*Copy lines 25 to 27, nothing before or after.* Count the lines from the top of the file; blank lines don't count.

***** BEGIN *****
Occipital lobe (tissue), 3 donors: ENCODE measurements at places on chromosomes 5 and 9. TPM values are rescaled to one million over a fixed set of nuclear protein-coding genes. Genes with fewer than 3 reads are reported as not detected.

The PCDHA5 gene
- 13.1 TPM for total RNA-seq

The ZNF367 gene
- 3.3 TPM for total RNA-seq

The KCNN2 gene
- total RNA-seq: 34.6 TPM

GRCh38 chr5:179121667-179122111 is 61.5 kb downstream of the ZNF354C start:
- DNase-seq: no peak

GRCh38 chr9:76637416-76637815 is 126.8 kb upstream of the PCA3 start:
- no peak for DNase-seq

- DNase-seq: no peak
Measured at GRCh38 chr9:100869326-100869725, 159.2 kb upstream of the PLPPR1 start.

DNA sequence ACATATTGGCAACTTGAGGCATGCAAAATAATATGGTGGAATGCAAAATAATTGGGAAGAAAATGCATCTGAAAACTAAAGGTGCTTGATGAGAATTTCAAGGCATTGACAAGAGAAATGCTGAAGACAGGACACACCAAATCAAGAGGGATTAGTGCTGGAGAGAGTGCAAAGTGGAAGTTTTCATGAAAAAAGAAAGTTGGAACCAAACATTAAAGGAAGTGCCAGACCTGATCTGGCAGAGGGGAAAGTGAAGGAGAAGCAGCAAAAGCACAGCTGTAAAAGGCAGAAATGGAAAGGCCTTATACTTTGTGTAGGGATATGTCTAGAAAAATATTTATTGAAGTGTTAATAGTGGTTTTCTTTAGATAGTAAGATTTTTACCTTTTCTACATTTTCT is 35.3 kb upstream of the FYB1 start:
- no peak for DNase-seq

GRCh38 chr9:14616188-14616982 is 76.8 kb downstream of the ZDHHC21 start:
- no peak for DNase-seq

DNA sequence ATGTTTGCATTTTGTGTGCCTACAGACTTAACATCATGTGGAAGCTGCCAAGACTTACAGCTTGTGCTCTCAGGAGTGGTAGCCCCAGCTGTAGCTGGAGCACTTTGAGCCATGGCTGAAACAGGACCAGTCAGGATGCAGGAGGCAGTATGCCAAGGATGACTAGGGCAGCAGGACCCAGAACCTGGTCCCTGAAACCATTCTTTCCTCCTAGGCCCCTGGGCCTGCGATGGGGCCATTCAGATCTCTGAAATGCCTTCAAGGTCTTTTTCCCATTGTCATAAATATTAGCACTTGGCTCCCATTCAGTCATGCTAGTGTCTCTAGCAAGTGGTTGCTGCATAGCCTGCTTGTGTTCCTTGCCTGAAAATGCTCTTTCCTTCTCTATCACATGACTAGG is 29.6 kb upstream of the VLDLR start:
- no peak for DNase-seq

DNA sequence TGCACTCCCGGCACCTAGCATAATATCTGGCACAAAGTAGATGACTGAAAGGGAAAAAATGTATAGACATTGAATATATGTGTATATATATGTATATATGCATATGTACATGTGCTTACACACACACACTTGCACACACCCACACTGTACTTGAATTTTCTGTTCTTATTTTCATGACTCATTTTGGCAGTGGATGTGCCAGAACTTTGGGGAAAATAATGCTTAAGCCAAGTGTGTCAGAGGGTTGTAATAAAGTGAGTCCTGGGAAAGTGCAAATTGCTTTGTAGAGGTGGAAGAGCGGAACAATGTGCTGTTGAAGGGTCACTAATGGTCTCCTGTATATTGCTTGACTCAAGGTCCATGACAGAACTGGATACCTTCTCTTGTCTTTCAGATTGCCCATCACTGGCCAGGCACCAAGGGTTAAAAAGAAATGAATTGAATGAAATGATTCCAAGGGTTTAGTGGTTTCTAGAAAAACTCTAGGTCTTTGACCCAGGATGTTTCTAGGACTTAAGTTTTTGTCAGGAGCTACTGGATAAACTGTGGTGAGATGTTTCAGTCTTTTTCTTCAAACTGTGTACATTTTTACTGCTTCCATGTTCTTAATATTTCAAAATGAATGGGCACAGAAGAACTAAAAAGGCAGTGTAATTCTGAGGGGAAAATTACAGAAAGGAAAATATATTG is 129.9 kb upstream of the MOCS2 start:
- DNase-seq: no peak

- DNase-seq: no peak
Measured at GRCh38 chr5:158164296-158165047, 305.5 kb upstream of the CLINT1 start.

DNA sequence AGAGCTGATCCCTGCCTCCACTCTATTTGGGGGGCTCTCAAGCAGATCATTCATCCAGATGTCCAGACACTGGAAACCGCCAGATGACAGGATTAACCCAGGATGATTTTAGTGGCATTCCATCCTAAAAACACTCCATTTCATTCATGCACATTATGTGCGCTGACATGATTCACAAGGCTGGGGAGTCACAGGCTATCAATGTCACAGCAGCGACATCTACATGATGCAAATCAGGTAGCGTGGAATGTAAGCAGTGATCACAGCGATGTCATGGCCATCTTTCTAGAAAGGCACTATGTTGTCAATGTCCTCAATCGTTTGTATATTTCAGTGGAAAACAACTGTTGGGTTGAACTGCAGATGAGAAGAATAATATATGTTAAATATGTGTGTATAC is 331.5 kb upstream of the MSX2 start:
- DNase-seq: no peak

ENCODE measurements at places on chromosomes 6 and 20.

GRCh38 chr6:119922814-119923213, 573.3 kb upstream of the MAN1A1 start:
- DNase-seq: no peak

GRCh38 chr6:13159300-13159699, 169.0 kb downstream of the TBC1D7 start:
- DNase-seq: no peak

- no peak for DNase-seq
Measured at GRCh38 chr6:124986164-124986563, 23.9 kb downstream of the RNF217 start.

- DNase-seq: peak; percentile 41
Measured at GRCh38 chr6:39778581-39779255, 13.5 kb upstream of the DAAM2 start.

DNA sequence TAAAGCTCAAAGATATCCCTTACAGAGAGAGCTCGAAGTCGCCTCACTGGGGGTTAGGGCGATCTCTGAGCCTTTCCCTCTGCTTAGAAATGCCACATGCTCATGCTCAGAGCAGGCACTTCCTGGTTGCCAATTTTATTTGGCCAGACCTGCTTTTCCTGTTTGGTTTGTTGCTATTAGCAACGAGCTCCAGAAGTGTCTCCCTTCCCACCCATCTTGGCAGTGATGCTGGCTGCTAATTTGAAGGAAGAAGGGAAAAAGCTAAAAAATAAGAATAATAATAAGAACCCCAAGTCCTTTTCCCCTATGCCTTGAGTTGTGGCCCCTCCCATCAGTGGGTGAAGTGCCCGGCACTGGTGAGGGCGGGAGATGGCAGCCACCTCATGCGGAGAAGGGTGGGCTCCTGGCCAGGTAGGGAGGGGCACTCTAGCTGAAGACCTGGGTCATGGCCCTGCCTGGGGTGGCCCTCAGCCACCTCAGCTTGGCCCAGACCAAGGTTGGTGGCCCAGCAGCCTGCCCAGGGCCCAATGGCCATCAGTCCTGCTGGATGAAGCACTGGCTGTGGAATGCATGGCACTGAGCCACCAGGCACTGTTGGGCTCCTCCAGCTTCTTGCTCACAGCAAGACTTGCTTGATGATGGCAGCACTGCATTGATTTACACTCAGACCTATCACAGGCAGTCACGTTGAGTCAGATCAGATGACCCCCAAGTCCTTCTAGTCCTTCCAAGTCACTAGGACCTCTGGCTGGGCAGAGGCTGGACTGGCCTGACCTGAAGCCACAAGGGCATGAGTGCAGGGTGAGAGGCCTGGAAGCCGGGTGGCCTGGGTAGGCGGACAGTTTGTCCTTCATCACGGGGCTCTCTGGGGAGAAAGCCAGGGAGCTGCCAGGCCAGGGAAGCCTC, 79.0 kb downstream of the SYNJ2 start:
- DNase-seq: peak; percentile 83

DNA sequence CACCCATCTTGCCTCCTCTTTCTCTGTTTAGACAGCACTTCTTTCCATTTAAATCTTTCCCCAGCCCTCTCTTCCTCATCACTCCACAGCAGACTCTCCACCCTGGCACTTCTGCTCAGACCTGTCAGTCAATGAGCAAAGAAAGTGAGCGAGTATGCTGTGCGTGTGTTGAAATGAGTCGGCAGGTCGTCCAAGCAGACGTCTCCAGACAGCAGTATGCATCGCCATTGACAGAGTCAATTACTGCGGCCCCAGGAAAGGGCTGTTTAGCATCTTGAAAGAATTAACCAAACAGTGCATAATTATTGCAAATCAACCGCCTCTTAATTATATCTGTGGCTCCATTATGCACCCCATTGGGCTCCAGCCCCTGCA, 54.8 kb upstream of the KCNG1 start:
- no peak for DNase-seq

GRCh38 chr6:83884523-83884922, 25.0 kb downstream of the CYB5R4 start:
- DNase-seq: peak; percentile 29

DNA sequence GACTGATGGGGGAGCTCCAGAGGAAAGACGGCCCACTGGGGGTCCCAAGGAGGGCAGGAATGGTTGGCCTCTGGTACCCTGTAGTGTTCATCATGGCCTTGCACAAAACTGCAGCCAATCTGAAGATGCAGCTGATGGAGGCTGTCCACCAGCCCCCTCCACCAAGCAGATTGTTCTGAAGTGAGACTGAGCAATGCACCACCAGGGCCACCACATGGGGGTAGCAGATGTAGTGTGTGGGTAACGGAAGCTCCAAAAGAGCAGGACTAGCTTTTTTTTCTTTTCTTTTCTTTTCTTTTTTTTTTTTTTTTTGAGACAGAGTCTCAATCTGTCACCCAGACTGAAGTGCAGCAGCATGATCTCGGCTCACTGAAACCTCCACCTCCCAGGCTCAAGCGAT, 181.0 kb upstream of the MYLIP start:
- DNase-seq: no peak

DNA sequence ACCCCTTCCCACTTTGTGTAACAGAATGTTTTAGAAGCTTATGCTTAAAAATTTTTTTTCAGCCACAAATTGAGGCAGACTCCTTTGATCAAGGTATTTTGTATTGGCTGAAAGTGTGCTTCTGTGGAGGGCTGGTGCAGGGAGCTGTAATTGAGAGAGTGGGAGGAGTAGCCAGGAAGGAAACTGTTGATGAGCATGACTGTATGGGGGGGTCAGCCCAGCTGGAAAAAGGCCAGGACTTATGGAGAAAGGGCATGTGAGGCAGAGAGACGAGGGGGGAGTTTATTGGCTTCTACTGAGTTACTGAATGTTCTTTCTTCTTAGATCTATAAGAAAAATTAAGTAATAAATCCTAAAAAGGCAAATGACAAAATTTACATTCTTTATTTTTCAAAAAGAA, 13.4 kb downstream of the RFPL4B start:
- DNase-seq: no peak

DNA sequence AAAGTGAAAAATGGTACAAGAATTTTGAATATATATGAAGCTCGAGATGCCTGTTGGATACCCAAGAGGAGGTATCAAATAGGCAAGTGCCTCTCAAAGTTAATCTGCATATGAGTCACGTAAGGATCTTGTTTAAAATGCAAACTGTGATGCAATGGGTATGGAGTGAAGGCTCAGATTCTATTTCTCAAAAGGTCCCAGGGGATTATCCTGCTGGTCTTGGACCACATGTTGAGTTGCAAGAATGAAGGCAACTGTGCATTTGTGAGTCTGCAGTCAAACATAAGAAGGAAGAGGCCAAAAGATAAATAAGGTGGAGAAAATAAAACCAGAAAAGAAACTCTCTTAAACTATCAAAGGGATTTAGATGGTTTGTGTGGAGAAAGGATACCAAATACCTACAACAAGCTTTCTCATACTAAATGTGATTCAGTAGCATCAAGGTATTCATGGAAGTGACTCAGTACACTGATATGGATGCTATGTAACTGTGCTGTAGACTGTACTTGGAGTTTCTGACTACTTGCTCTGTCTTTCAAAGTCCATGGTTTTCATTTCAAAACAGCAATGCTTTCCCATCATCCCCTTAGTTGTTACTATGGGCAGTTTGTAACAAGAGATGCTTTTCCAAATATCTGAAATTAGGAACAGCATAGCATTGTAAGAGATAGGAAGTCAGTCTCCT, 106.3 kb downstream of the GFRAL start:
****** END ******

- DNase-seq: no peak

ENCODE measurements at places on chromosomes 6 and 20.

GRCh38 chr6:119922814-119923213, 573.3 kb upstream of the MAN1A1 start: